“Colacem Canada welcomes the decision of the Ontario Local Planning Appeal Tribunal,” said Marc Bataille, Colacem Canada technical director, in an email statement April 16 responding to a Tribune Express request for comment. “In the next few days we will proceed with an in-depth analysis of the decision.”
“Very disappointing,” said Mayor Normand Riopel of Champlain Township during a phone interview last Friday. “We’ll have to call council (together) to review the issue.”
Nicholas Robinson, a Local Planning Appeal Tribunal chairman (LPAT) for the Ontario Land Tribunals office, presided over hearings during November and December last year on Case PL170756, which concerned appeals of local planning decisions dealing with Colacem Canada Ltd.’s proposed cement plant project along County Road 17 near the village of L’Orignal.
The company was appealing a decision by Champlain Township against the project while Action Champlain, a local citizens group, was appealing a decision of the United Counties of Prescott-Russell (UCPR) in favour of it. Robinson issued his decision on the case April 12 in a 69-page report that supports the company’s side on the issue.
“The tribunal orders that the appeal by Action Champlain is dismissed and amendment number 30 to the United Counties of Prescott and Russell Official Plan is approved,” stated Robinson. “The tribunal orders that the appeal by Colacem is allowed and (Champlain Township) bylaw number 2000-75 is amended in the manner generally set out in Attachment 1 to this order. The tribunal authorizes the municipal clerk to assign a number to this bylaw for record-keeping purposes.”
During his written summary of the case, Robinson noted that the company provided convincing evidence through its reports, project design work, and witness testimony to support its claim that the proposed cement plant would not cause harm to local water supplies for neighbouring properties or create noise pollution or traffic problems for the area. He also determined that the proposed project met provincial planning standards for economic development within a rural area.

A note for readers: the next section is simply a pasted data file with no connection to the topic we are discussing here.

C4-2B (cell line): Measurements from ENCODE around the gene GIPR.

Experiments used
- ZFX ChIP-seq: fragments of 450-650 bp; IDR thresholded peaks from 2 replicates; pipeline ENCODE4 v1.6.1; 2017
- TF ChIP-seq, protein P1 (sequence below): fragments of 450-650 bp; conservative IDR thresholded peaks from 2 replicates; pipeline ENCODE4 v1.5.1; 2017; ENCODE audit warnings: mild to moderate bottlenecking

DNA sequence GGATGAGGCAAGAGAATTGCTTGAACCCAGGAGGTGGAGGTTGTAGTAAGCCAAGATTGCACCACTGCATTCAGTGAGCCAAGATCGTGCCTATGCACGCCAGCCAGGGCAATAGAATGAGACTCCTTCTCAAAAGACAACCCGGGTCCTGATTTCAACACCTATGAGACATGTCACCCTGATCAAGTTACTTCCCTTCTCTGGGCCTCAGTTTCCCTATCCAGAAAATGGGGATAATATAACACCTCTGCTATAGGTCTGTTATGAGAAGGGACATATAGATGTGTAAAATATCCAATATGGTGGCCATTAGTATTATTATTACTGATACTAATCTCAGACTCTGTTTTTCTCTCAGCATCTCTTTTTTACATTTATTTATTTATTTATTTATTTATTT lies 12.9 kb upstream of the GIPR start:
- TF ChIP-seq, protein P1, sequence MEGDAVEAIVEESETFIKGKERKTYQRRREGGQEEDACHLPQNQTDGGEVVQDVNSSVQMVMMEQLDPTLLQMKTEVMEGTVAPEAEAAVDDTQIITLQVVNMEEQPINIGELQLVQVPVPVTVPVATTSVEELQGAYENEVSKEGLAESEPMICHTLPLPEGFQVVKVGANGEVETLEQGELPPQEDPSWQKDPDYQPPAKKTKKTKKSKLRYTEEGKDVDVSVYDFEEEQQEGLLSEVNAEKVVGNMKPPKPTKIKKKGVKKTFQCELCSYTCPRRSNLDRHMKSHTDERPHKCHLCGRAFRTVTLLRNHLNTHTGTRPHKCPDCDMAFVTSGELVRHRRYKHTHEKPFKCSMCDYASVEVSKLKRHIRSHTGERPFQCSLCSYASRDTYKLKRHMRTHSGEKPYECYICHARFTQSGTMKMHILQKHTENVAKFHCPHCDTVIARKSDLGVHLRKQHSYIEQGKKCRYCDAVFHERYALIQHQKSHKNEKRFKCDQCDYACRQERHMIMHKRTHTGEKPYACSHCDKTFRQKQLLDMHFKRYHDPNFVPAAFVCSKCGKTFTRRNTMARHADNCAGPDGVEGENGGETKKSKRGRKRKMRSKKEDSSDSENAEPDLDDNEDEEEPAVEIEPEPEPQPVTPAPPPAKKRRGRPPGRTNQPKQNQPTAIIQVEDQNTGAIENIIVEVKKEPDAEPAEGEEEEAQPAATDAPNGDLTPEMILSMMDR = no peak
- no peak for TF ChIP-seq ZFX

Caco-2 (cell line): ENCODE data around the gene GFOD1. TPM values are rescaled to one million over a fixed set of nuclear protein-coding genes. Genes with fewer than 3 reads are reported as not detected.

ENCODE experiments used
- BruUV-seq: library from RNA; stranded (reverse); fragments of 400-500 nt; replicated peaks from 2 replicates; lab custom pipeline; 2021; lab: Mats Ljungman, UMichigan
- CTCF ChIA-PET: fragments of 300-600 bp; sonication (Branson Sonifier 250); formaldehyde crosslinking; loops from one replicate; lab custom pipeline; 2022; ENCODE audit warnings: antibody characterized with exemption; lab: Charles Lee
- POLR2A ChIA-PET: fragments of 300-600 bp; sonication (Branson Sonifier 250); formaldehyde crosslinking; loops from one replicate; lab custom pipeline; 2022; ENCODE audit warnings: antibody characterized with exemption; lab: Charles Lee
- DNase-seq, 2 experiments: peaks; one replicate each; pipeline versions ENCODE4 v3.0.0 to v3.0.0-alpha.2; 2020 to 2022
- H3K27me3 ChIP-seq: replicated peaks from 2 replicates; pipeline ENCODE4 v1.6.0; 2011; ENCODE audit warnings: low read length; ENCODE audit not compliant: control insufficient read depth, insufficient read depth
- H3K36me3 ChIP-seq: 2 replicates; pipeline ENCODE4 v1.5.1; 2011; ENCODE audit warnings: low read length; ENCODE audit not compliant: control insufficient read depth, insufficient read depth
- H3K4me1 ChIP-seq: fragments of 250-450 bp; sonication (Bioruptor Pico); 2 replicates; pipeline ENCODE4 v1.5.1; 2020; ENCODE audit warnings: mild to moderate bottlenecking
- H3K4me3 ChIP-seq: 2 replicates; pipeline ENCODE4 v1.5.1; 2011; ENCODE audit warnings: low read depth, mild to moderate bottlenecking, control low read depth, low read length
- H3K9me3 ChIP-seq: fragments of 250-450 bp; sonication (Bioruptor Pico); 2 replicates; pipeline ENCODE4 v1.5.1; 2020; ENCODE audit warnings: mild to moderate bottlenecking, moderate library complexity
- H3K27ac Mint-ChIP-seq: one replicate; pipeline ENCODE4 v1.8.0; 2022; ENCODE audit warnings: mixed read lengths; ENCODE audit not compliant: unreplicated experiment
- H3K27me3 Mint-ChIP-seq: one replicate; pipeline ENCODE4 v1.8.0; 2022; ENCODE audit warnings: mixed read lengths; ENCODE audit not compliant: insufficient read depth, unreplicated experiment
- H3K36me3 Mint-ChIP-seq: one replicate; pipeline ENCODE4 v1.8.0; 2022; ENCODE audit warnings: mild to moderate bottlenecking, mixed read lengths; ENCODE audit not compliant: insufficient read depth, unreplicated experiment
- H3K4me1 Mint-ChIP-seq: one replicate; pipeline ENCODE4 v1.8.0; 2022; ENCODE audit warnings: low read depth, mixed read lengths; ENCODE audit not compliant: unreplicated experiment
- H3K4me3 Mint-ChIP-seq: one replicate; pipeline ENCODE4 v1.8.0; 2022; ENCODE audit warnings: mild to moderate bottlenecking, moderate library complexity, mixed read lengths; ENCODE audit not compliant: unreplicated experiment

Robinson stated that Action Champlain’s witnesses raised several valid points for the tribunal to consider before making its decision. But he also noted that the group did not provide expert witnesses to rebut all of the expert witness testimony for Colacem and that several statements from Action Champlain’s witnesses supported the company’s technical claims.
Cement plant project
Colacem Canada has a 56-hectare property along County Road 17, several kilometres east of L’Orignal. The site has a quarry that would provide limestone as the main ingredient for a cement production plant. The project has been on hold since June 2016 while both the company and Action Champlain filed their appeals and prepared their cases before the LPAT hearing last fall.
Construction of the cement plant would provide 200 jobs over a two- or three-year period. The plant, when it begins operation, would provide 125 permanent jobs.
“As a reminder,” Bataille said, “the cement plant project in L’Orignal will use the latest technology available to become an industry leader.”
At present there is no statement from Colacem Canada on when construction might begin on the project or if the company still plans to go ahead with its proposal.